The National Patient Safety Agency (NPSA) has issued new guidelines to NHS and private hospitals
to reduce risks for patients undergoing hip replacement
surgery after fracturing their joint.
Figures show that patients who undergo hip replacement after a fracture are ten times more likely to die than those who have an elective hip replacement, which is often used as a treatment for osteoarthritis.
This is mainly because fracture patients tend to be older, less healthy and in need of emergency treatment.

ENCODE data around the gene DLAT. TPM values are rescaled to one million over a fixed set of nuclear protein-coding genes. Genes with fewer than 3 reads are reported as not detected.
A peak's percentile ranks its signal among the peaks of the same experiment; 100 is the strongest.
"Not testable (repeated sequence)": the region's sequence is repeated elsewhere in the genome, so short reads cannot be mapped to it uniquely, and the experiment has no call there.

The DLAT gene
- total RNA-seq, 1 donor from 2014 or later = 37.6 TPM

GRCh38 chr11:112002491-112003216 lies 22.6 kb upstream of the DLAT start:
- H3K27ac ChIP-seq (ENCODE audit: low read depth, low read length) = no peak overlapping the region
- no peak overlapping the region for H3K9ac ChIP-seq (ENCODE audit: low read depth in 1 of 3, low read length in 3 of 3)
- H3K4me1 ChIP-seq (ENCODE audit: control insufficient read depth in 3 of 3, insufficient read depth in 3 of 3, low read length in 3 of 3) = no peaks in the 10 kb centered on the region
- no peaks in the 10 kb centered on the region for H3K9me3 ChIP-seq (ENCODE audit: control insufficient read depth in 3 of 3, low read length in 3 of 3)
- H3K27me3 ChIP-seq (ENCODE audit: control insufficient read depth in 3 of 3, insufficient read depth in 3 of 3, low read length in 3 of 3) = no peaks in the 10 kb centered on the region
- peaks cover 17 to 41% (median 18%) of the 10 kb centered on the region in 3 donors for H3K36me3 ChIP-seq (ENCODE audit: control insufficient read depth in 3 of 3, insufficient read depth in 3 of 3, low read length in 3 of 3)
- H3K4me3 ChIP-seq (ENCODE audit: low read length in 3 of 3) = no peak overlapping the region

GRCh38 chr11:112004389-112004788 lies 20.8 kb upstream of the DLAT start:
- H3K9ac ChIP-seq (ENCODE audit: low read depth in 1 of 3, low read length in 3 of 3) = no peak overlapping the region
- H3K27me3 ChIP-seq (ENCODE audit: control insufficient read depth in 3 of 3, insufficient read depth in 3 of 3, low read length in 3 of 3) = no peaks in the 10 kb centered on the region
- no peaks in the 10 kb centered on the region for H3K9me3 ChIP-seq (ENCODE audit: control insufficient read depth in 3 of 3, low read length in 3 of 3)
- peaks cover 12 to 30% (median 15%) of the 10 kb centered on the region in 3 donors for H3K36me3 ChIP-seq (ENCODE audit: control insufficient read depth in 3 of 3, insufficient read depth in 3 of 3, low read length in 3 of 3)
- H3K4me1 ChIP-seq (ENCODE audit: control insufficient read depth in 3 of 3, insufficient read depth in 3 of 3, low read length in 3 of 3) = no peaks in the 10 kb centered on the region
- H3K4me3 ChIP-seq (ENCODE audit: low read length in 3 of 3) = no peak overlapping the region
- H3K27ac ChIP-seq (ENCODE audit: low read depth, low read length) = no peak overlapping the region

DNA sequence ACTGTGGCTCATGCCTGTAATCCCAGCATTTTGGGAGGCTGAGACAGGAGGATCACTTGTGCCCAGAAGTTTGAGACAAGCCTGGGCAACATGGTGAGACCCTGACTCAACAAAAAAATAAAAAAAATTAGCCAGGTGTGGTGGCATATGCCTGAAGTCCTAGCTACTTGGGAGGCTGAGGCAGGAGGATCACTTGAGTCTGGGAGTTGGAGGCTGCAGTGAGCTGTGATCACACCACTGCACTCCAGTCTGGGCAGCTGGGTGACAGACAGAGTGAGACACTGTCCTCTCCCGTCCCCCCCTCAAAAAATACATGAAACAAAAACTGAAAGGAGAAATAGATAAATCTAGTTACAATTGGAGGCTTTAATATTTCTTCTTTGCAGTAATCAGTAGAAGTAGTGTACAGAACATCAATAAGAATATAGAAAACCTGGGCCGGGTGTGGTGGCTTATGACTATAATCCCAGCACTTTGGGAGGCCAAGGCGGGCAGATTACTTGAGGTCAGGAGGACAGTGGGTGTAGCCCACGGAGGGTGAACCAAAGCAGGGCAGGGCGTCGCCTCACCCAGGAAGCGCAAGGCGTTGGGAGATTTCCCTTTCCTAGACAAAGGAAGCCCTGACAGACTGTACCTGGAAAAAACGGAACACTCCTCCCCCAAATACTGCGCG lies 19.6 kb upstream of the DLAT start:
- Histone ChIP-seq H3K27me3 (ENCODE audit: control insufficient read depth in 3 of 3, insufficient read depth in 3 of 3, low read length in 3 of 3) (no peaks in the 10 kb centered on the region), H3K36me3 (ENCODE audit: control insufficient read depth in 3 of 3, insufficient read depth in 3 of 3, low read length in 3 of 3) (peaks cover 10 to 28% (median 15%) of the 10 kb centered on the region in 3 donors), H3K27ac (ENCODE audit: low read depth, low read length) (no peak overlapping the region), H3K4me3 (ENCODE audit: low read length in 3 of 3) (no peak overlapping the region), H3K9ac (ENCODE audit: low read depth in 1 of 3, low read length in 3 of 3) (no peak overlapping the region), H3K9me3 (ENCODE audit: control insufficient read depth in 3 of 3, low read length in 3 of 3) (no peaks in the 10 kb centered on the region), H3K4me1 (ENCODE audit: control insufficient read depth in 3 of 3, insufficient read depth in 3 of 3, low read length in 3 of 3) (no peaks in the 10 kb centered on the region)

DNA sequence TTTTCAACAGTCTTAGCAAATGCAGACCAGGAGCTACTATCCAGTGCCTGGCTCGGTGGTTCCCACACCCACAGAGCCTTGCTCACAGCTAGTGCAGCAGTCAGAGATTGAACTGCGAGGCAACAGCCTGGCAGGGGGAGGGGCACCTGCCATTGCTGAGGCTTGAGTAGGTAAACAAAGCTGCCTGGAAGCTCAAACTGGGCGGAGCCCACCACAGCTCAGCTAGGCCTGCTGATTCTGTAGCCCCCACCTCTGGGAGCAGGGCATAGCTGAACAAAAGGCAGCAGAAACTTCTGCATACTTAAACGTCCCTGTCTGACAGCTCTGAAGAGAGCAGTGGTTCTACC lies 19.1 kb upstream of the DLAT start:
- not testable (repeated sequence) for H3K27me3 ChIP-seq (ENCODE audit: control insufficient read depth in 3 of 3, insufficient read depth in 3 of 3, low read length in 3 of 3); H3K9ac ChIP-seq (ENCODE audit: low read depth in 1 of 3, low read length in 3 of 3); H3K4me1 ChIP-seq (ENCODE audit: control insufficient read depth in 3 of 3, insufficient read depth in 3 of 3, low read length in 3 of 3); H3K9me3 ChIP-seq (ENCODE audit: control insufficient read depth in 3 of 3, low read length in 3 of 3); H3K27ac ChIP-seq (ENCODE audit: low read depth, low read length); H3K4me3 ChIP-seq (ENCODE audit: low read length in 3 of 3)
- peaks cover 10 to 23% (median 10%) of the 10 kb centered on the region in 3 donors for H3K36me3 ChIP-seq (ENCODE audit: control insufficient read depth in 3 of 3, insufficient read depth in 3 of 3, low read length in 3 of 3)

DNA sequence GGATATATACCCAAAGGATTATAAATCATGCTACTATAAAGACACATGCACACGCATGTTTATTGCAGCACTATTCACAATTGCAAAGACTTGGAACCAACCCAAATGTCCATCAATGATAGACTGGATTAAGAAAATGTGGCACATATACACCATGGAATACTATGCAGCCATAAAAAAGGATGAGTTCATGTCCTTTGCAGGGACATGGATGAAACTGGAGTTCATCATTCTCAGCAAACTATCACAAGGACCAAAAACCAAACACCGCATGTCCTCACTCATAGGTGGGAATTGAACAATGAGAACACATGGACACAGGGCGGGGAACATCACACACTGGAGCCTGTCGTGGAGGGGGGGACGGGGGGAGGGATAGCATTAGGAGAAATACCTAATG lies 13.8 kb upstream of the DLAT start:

The NPSA wants hospitals to report any such deaths and cases of severe harm and to adopt best practice techniques "to improve learning and make this common procedure even safer for patients".
Clare Marx, president of the British Orthopaedic Association, noted that hip replacement surgery is a "very common" procedure and is generally considered to be "safe and effective".
"However, there are rare examples where patients have experienced severe harm or death immediately following these replacement operations," she noted.
"We welcome and support all actions to reduce risks for these often frail and elderly patients and to maximise learning from incident reports and audit."
Patients in UK private hospitals can usually expect to pay between £7,000 and £9,000 for an elective hip replacement, including hospital charges and consultants' fees.